What can be done to help our economy and families weather the impact of COVID-19?
Pressure is building on the Reserve bank to cut the OCR in response to the threat of COVID-19. Most enthusiastic is ANZ which began calling for a ‘double cut’ of 0.5 percent at the end of last month. Then again, they also thought a double cut was warranted back in September 2019.
Central banks overseas have begun to move with Australia cutting 0.25 percent, dropping to a new all-time low of 0.5 percent on Tuesday, and the US Federal Reserve making an emergency cut of half a percent.
These cuts are intended to buoy share markets which have been pretty volatile over the past several days, but it’s unlikely that a single action will resolve market anxieties, or that the rate cuts will have any real effect on those economies in the face of a potential pandemic. Proof of this came last Tuesday when markets rallied in expectation of a cut, only to fall sharply again on Wednesday once the emergency meeting and panic driven rate cut took place.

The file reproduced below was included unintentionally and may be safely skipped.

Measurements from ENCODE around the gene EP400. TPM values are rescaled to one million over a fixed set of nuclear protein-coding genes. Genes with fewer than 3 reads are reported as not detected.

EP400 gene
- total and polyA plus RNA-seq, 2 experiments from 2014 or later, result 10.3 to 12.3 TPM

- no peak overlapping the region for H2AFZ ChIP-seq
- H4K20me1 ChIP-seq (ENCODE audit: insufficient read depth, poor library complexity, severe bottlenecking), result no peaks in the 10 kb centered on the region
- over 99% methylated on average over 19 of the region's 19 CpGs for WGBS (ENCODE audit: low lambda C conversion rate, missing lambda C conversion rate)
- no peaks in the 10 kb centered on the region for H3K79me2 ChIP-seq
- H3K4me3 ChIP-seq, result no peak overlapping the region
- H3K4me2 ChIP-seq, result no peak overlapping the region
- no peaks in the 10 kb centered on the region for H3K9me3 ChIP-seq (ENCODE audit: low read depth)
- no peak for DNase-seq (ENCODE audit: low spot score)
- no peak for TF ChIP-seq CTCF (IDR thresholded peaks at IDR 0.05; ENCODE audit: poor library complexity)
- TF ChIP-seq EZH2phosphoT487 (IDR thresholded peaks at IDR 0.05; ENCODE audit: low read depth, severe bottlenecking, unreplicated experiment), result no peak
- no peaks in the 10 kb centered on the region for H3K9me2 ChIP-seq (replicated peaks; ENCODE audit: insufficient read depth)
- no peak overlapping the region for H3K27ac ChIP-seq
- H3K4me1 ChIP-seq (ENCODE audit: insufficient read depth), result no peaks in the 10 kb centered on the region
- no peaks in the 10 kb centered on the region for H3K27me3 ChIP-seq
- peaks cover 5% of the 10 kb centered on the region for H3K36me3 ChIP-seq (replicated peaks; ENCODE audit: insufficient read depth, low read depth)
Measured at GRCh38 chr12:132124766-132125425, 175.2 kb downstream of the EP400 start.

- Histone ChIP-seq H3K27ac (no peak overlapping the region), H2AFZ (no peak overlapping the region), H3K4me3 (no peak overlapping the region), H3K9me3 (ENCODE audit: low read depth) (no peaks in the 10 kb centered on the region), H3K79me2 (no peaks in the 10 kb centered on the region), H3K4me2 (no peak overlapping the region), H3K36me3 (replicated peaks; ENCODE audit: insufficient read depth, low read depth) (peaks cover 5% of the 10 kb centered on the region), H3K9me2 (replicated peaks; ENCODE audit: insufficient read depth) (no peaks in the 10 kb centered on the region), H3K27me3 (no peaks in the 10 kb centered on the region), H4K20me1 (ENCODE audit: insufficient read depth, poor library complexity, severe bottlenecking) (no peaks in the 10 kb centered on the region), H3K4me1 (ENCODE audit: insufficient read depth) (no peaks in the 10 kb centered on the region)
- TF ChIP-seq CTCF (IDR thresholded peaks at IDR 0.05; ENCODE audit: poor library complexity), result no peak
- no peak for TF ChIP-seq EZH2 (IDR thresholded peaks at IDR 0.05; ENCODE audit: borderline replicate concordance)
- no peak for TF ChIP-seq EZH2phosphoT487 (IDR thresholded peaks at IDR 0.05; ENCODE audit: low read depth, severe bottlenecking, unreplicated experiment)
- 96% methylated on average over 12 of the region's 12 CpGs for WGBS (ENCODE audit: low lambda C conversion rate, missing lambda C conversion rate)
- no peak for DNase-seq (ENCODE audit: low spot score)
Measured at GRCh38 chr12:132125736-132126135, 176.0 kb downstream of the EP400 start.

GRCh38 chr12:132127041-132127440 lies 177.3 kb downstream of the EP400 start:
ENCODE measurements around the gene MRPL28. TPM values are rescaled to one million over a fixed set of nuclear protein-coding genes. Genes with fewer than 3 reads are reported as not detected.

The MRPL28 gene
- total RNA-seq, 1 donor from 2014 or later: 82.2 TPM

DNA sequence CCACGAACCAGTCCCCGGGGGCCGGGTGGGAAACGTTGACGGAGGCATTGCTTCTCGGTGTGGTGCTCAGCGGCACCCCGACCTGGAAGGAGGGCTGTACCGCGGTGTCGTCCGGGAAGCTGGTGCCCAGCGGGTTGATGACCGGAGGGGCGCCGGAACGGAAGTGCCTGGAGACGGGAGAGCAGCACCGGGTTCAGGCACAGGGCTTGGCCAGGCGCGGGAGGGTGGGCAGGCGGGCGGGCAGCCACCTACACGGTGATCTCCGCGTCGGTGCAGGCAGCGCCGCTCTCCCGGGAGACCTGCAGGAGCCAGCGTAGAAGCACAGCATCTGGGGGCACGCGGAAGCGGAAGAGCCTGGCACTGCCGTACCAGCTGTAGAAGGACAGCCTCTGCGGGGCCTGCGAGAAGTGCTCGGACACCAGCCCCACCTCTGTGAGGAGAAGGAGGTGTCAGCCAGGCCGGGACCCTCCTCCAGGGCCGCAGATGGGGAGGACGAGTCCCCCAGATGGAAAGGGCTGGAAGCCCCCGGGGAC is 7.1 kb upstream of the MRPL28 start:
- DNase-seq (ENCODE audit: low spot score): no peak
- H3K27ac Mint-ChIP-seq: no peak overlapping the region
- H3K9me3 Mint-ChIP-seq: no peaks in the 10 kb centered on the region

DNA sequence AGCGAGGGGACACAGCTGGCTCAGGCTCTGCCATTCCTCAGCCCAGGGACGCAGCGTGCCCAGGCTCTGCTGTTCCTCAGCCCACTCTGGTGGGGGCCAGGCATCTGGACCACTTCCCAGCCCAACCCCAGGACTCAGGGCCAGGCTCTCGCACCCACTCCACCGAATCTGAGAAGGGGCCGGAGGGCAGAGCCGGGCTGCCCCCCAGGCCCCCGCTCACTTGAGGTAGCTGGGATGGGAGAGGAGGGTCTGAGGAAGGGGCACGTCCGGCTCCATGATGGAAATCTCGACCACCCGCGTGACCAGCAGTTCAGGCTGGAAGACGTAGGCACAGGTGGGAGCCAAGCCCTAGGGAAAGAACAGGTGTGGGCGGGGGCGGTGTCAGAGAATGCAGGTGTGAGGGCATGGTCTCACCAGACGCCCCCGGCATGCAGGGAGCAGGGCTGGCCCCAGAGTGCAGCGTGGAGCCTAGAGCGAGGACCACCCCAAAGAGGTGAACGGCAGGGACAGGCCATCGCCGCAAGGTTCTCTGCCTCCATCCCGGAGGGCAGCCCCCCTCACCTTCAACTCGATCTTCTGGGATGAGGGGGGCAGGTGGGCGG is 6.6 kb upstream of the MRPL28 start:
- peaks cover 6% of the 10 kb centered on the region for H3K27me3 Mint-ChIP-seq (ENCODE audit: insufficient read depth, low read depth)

But with most mortgages on less than four percent already, and much of the population locked out of the housing market, recent experience shows that low rates tend only to drive house prices ever higher
The theory goes that lowering interest rates effectively gives people more money to spend, and that consumption will rise as a result. This only applies to people with debt, and in New Zealand that primarily means home owners. But with most mortgages on less than four percent already, and much of the population locked out of the housing market, recent experience shows that low rates tend only to drive house prices ever higher.
What then might have a material effect and help our economy through a looming crisis? Any policy response must cover the affected period, making a rate cut attractive as it can be ratcheted up again later once the issue is resolved. Building another motorway is out then, but speeding up the current infrastructure programme is an option. A package of short term targeted relief measures might prove effective, though it could be difficult to administer and deliver the right amount of help to the right place at the right time.
Overall the panic over COVID-19 demonstrates how dependant we are on a few sectors and a few overseas markets, China and Australia in particular. This is a wakeup call to finally move towards that diversified economy we have been talking about for decades.